Tuesday, June 9, 1846

"9 And from their wee traveled a Bowt 18 miles and Camped on the Plat near the 20 Isleands" [This camp was west of the site of the later Fort Kearney, constructed in 1849.]

Bryant described the view from the camp: "We encamped late this afternoon on the bank of the Platte. From our position I counted twenty-five islands, varying in dimensions from, generally from a rod to a quarter of a mile in diameter. The green herbage, trees, and shrubbery upon them, assume many singular and rather fantastic shapes, ...."

Wednesday, June 10, 1846

"10 and from their wee Traveled a Bowt 18 miles and Camped near the Plat on a small creek"

According to Bryant, this camp was not pleasant: "We encamped this afternoon on a small creek emptying into the Platte, the waters of which are brackish and disagreeable to the taste, and not conducive to health. This remark is applicable to many of the small affluents of the Platte. The mosquitoes, morning and evening, have been very troublesome since we entered this valley. They collect about our animals and ourselves in immense swarms, and bite with the most ravenous eagerness."

Thursday, June 11, 1846

"11 and from their wee traveled up the Plat a Bowt 18 miles and Camped near the Plat"

Friday, June 12, 1846

"12 and from their we traveled up the Plat a Bowt 18 miles and Camped near the Plat"

On June 16, James Reed wrote to his brother-in-law James Keyes: "My first appearance on the wilds of the Nebraska as a hunter, was on the 12th inst., when I returned to camp with a splendid two year old Elk, the first only only one killed by the caravan as yet. I picked the Elk I killed, out of eight of the largest I ever beheld, and I do really believe there was one in the gang as large as the horse I rode."

Bryant's journal contains this entry: "Mr. Reed shot a large elk to-day, and brought the carcass into camp. The flesh of the elk is coarse, but this was tender, fat, and of good flavor."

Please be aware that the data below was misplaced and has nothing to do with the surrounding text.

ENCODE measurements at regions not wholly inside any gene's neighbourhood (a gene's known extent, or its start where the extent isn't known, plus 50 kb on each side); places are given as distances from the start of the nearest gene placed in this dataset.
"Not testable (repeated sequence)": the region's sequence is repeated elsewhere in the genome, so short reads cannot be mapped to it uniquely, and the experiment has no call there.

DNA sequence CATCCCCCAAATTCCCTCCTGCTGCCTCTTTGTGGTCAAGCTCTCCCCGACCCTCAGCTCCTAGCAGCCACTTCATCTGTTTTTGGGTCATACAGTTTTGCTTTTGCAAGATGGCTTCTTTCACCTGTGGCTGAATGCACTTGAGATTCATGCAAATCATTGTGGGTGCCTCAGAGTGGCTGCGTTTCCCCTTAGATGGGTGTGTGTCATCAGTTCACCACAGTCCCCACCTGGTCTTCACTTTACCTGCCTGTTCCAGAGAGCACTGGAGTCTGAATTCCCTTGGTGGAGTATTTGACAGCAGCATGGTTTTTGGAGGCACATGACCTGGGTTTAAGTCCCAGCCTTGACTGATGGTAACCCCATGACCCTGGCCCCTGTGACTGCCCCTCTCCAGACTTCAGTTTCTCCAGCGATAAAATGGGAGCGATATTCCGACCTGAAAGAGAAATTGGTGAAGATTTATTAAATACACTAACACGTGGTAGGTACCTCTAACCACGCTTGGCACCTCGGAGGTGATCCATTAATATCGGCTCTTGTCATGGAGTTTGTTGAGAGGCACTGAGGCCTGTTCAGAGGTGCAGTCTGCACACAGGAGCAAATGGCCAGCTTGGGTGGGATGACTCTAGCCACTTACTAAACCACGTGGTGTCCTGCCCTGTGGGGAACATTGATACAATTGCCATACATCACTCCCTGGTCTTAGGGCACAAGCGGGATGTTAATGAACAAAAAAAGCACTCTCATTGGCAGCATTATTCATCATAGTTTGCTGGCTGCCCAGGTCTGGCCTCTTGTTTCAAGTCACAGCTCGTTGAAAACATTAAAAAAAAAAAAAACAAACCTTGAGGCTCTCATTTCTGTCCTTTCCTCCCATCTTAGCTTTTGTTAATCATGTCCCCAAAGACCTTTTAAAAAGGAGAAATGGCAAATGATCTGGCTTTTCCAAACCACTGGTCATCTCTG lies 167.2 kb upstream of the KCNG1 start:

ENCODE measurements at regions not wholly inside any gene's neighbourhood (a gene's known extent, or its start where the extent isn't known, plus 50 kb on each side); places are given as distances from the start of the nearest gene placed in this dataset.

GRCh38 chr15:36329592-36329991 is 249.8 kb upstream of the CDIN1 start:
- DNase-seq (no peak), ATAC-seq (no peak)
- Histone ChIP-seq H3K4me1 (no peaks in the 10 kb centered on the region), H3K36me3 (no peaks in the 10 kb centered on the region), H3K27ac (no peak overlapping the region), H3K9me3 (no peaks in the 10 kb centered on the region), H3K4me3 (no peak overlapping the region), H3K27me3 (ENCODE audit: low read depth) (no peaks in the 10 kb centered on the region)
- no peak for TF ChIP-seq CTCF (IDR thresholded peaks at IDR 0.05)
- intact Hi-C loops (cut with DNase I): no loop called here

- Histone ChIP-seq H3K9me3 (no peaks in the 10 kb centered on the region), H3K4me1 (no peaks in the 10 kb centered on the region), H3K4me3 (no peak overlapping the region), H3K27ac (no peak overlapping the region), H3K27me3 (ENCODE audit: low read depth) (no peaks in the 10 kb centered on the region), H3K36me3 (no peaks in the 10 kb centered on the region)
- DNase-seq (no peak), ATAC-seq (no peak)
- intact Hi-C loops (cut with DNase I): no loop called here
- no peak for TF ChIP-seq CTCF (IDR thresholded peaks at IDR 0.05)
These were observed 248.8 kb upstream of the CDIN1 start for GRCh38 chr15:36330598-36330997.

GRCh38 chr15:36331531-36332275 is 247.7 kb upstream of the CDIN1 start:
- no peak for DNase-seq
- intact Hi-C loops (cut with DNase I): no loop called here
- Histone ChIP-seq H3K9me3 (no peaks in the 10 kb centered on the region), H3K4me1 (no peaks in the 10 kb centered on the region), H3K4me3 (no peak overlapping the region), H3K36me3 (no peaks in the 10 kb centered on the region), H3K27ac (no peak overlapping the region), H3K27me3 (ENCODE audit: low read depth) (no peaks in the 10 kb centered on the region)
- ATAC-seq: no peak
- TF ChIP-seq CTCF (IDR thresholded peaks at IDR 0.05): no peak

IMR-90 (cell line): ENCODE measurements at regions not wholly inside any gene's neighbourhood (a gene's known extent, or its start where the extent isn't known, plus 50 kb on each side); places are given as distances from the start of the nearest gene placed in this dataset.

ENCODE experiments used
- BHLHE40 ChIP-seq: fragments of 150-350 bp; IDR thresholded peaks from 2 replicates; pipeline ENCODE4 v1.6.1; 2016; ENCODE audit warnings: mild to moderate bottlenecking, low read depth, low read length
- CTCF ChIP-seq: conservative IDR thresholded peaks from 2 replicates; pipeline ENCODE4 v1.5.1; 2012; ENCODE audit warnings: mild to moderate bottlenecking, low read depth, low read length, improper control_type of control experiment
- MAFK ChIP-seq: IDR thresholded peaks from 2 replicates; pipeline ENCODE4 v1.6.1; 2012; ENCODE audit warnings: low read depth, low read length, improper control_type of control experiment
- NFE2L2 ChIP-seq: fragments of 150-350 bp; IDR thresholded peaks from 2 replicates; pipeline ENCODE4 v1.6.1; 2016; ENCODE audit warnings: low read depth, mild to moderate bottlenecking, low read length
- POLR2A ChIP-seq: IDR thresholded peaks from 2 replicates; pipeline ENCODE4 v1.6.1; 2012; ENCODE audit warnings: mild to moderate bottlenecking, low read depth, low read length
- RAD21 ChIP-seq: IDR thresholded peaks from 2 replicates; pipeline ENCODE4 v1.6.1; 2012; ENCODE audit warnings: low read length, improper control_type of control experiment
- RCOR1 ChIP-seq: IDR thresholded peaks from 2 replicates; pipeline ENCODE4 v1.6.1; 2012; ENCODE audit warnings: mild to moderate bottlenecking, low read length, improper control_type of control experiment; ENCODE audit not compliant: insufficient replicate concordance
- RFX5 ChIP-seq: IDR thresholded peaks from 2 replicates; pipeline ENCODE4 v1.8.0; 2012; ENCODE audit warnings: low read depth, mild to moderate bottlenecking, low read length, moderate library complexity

Saturday, June 13, 1846

"13 wee Remained their one day and Repaired their waggons"

Bryant described the repairs: "The wood-work of many of the wagon wheels have contracted so much from the effects of the dry atmosphere on the Platte, that the tires have become loose, and require resetting. There being sufficient wood to make the fires necessary for this purpose at this encampment, it was determined that we should remain for the day."

Sunday, June 14, 1846

"14 and from their wee traveled up the Plat a Bout 17 miles and Camped near a grove on the Plat"

Monday, June 15, 1846

"15 and from their wee traveled up the Plat a Bowt 18 miles and Camped near the Plat By a fine Spring near the Road no timber A Bout a half a mile from the forkes of the River" [The camp was just east of present North Platte, Nebraska, on the south side of the river.]

Bryant described the spring: "We encamped this afternoon about a mile from the junction of the north and south forks of the Platte, near a spring of cold pure water, than which to the weary and thirsty traveller in this region nothing can be more grateful and luxurious."

Reed had hunted that day, as he described in his letter of June 16. He revealed much about his nature: "We have had two Buffalo killed. The men that killed them are considered the best buffalo hunters on the road--perfect "stars." Knowing that Glaucus could beat any horse on the Nebraska, I came to the conclusion that as far as buffalo killing was concerned, I could beat them. Accordingly, yesterday I thought to try my luck. The old buffalo hunters and as many others as they would permit to be in their company, having left the camp for a hunt, Hiram Miller, my self and two others, after due preparation, took up the line of march. Before we left, every thing in camp was talking about Mr so and so, had gone hunting, and we would have some choice buffalo meat. No one though or spoke of the two Sucker hunters, and none but the two asked to go with us. ... we saw a large herd.... On we went towards them as coolly and calmly as the nature of the case would permit. And now, as perfectly green as I was I had to compete with old experienced hunters, and remove the stars from their brows; which was my greatest ambition, and in order too, that they might see that a Sucker had the best horse in the company, and the best and most daring horseman in the caravan. Closing upon a gang of ten or twelve bulls, the word was given, and I was soon in their midst. .... At last I loaded, and soon the chase ended.--and I had two dead and a third mortally wounded and dying. .... A short distance off we saw another drove of calves. Again the chase was renewed, and soon I laid out another fine calf upon the plains."

Tuesday, June 16, 1846

"16 and from their wee traveled up the Sowth fork 14 miles and Camped on the Plat their is no timber"